The obvious lesson to be learned from BART is that running a line to Tacoma or Everett will get you very few riders. Considering all the advantages that BART has (for its suburban riders) we should expect much lower numbers than they got, and their suburban numbers are low.

  20. Its a good thing that Everett wants to do a moon shot. We just need to be sure that Seattle gets a moon shot out of that deal. If ST gets ST3 authorization, it will take a heavy lift from advocates and the community in general to make sure this happens — but it’s completely possible.

    1. I agree. A worse thing would be Everett’s politicians being lukewarm about the whole thing.

      Advocates here need to remember, politicians are doing what they can/have to to get full funding out of Olympia. It takes the suburbs demanding a lot of money to even get that conversation to happen. A deal that looks like “Seattle wins, everyone else-meh” would have no chance in Olympia.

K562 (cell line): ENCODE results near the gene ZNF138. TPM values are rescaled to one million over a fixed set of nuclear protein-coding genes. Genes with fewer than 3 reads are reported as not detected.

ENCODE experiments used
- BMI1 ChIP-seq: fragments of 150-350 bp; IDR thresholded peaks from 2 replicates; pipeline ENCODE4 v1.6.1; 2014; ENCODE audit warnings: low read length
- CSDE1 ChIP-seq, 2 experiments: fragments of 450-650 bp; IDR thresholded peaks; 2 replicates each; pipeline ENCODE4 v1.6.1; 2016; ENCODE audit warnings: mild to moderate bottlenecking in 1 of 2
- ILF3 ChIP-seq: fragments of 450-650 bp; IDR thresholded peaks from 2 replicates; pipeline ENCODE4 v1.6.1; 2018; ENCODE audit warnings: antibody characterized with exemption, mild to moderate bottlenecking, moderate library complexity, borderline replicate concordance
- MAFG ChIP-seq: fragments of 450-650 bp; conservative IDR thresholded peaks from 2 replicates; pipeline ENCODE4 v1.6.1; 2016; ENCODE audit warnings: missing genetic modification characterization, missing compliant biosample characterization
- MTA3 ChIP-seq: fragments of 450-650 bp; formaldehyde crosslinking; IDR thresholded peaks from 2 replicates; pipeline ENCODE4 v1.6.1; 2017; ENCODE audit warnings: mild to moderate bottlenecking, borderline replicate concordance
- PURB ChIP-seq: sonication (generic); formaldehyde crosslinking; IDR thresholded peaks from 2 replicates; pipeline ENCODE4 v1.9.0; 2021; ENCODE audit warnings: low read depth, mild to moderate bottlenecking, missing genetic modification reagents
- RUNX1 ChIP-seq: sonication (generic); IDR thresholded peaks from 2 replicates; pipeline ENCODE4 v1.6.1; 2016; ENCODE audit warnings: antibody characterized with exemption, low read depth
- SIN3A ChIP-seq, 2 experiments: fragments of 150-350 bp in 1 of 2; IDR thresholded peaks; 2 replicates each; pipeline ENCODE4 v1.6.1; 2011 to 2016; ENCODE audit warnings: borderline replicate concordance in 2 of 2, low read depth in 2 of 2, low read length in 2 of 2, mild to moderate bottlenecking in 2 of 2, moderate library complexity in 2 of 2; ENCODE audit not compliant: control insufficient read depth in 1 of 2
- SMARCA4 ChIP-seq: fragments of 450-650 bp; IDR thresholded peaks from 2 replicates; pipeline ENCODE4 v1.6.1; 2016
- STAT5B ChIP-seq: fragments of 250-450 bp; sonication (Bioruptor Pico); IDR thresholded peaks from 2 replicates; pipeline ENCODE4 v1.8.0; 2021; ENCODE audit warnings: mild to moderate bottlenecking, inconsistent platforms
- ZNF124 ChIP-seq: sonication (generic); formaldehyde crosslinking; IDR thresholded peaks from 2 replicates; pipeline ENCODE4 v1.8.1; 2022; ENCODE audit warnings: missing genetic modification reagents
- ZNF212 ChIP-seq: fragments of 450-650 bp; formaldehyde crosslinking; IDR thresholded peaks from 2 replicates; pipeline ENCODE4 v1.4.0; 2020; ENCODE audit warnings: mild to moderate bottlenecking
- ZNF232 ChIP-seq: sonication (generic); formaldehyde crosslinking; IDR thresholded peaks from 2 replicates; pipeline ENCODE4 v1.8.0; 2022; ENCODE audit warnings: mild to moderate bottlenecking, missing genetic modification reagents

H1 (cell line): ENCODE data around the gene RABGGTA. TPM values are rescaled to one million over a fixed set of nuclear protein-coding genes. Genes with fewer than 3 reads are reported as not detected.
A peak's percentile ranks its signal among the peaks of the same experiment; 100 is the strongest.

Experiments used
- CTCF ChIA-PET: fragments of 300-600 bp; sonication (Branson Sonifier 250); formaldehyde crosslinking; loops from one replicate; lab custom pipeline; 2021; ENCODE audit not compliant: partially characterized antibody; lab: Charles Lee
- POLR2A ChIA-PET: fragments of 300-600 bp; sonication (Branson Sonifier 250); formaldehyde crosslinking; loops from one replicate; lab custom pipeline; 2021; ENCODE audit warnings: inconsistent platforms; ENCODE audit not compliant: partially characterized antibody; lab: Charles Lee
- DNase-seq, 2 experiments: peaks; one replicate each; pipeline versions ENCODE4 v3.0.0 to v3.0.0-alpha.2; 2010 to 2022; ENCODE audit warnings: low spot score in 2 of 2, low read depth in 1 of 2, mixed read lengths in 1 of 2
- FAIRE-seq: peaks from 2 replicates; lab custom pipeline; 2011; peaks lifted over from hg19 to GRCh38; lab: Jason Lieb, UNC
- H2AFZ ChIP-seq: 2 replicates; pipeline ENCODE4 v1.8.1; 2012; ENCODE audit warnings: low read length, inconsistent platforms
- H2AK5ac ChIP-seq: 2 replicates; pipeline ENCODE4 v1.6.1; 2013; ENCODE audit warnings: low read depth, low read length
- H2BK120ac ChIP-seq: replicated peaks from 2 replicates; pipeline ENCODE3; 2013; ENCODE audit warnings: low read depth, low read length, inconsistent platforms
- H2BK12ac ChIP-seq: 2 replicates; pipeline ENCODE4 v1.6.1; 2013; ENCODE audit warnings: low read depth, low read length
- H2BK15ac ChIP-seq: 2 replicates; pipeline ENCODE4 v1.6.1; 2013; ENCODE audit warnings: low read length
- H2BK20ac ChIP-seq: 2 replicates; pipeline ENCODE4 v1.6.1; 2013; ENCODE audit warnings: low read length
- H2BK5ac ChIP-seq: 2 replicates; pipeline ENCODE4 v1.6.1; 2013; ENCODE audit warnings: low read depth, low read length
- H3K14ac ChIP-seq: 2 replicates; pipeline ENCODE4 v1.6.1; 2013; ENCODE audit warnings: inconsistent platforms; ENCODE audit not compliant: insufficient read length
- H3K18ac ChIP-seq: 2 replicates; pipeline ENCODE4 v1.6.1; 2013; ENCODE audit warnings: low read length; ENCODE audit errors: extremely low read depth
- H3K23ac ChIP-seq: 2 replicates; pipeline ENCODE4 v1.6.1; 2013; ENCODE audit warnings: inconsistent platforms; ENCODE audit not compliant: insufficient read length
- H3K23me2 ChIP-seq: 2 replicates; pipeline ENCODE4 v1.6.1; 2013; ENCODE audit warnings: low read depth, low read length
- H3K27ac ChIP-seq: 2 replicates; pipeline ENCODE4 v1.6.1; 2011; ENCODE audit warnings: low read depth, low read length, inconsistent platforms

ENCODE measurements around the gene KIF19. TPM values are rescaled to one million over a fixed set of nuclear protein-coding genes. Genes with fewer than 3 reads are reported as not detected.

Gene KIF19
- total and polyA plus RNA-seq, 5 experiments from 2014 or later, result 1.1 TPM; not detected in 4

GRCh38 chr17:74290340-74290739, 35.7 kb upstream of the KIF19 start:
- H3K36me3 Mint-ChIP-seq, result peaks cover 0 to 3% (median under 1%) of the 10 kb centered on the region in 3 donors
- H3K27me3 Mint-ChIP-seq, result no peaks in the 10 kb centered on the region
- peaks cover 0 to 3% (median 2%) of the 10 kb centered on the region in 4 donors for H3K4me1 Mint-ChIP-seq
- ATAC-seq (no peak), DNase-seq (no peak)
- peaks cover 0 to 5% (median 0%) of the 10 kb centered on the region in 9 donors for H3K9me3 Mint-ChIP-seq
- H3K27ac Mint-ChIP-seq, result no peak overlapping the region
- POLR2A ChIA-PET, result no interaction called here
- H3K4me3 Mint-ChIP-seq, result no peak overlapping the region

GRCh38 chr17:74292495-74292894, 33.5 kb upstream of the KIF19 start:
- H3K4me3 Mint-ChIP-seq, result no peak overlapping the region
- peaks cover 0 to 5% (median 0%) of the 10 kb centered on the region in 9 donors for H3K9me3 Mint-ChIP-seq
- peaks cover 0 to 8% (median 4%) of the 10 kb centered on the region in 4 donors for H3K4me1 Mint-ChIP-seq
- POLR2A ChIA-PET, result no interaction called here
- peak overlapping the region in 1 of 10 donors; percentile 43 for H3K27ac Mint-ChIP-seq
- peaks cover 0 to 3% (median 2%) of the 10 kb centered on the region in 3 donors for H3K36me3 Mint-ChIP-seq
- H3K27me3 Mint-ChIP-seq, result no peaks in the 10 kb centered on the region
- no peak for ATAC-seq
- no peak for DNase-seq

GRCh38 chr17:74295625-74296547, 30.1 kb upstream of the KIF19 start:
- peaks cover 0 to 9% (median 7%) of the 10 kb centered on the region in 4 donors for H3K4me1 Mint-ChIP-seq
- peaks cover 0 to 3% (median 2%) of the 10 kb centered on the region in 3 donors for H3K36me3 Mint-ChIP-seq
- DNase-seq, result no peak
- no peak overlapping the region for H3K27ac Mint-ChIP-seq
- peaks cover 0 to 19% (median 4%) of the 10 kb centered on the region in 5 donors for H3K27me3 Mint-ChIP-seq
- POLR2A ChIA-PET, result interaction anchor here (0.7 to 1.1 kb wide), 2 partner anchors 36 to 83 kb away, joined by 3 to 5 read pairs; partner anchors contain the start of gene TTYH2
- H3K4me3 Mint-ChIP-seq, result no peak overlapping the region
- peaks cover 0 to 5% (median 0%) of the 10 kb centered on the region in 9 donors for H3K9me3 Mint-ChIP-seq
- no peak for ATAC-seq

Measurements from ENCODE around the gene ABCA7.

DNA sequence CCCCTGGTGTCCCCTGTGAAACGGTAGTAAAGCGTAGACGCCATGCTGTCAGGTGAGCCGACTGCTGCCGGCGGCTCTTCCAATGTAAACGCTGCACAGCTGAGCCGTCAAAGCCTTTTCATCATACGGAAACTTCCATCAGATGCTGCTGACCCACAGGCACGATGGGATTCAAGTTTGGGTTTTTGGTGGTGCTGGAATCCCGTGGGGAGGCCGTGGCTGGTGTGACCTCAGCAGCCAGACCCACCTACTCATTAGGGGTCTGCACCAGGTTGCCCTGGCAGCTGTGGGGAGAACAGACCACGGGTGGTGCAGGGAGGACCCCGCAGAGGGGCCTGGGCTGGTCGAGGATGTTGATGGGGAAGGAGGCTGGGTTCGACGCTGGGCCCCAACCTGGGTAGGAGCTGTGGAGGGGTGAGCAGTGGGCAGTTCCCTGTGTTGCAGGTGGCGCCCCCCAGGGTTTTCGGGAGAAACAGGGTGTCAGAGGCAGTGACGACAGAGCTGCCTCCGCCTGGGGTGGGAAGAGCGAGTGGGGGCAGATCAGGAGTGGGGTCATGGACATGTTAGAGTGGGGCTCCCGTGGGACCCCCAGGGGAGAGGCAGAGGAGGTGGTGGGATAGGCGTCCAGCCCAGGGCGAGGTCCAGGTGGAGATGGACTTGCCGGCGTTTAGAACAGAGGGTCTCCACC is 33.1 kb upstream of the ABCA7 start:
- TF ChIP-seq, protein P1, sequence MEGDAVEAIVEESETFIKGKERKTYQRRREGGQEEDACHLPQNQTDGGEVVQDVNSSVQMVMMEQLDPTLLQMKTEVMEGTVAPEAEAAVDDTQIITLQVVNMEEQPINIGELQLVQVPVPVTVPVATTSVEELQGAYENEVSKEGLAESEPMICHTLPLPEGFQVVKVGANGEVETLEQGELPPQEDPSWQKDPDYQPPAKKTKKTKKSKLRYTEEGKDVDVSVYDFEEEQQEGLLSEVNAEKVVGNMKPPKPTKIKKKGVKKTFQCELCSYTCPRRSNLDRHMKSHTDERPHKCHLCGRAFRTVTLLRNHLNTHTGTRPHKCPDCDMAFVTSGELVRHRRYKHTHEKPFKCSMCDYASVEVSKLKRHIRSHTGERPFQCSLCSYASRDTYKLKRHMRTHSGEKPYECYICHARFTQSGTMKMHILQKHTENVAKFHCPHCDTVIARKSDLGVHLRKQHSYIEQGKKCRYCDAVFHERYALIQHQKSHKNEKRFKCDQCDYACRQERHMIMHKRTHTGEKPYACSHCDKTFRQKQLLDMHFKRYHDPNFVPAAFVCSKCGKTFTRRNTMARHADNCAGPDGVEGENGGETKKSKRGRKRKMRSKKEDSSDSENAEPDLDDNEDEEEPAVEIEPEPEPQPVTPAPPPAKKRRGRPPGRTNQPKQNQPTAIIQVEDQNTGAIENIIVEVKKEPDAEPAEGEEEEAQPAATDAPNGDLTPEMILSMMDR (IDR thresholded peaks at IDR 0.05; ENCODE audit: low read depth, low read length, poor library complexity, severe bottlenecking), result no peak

Once it is out of Olympia’s hands, then we should start sticking to our guns about how to use the money. Right now anyone asking for lots of money for transit is basically on the same side.

  21. Let’s look at two possible board votes, I used titles in an attempt to show interest:

    Complete the spine and scrapes for the North and East
    King County Executive – NO
    Councilmember City of Everett – YES
    Mayor City of Tacoma – YES
    Mayor City of Bellevue – NO
    Mayor City of Issaquah – Swing
    Mayor City of Edmonds – Swing
    Mayor City of Sumner – Swing
    Snohomish County Executive – YES
    Mayor City of Redmond -YES
    County Executive Pierce County – YES
    Councilmember King County Council – NO
    Councilmember City of Lakewood – Swing
    Mayor City of Seattle – NO
    Councilmember Seattle City Council – NO
    Secretary of Transportation WA State Dept. of Transportation –YES
    Councilmember King County Council – NO
    Councilmember King County Council – NO
    Councilmember King County Council – NO

    Yes- 6
    Swing- 4
    NO – 8

    Who of the No’s could be Changed? I don’t see any. Of the Swings they would need all of them: How do they get the mayors of Edmonds, Lakewood and Sumner without sounder expansion? What inducement do they provide for the mayor of Issaquah?